John "Bucky" McCulley
Many who threw their support behind former Hamilton County Sheriff Billy Long got favors thrown back in their direction during his 17-month tenure, including jobs, special access IDs and in one case even a falsified loan application, records show.
Mr. Long, who resigned last month after being arrested on federal extortion, money laundering, firearm and drug charges, left an administration in place that included two friends and campaign donors in the top slots under Chief Deputy Allen Branum.
His staffing choices — which included a failed bid in 2007 to demote two captains left over from former Sheriff John Cupp’s administration — drew criticism from the Civil Service Board, which reviews personnel decisions.
“It was personal,” board member John “Bucky” McCulley said Friday of the former sheriff’s request to reduce Capt. David Hamby’s rank to lieutenant. “When Billy Long sits on the stand, and the first thing he says is that he would have fired him the first day he took office if he could have, that’s personal.”
The board also chastised Mr. Long for employing his friends Don Gorman, Ron Parson and Penni Kimsey in violation of civil service rules, forcing him to fire them in October 2006 and rehire them through proper channels.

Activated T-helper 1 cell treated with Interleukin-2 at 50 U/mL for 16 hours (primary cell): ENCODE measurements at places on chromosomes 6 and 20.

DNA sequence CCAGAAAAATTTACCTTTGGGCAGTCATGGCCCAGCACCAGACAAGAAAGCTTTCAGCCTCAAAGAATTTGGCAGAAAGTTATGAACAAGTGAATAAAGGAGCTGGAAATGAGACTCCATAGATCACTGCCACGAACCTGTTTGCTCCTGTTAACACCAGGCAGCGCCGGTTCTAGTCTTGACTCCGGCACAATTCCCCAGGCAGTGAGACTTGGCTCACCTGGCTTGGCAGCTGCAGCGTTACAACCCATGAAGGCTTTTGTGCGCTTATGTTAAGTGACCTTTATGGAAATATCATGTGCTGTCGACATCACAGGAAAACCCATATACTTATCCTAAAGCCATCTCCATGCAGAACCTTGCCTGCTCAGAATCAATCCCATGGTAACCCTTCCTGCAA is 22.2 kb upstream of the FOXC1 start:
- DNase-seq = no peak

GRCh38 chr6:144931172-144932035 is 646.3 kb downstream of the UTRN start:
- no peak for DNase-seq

Mr. Gorman, now the department’s director of administration, was a civilian acquaintance from Mr. Long’s time in the National Guard who contributed $1,000 to his campaign.
Mr. Parson, who serves as director of law enforcement services and interim director of corrections, is a former Chattanooga police officer who donated $500 to the campaign, according to finance records.
Ms. Kimsey and her husband Sgt. Mark Kimsey, a traffic investigator for the department, gave a total of $1,000. The former administrative assistant had resigned from the department without notice on March 3, 2006, because she “would not relocate to the downtown office,” according to her personnel file.
Mr. Long rehired her on an “emergency” basis after taking office on Sept. 1, 2006, telling Civil Service Board members that he needed her, along with Mr. Gorman and Mr. Parson, because they represented “a certain staff that I can trust.”
But in a signed letter dated Sept. 14, 2006, Mr. Long told the 1st Trust Bank for Savings on Gunbarrel Road that Ms. Kimsey had been employed by the department the entire time and had taken a “leave of absence” from March 1 through Sept. 1.
After he asked personnel assistant Carole Miller to sign and send the form, she attached an addendum explaining its untruthfulness.
“I cannot stand behind the form as signed as it does not reflect the information in our records,” Ms. Miller wrote.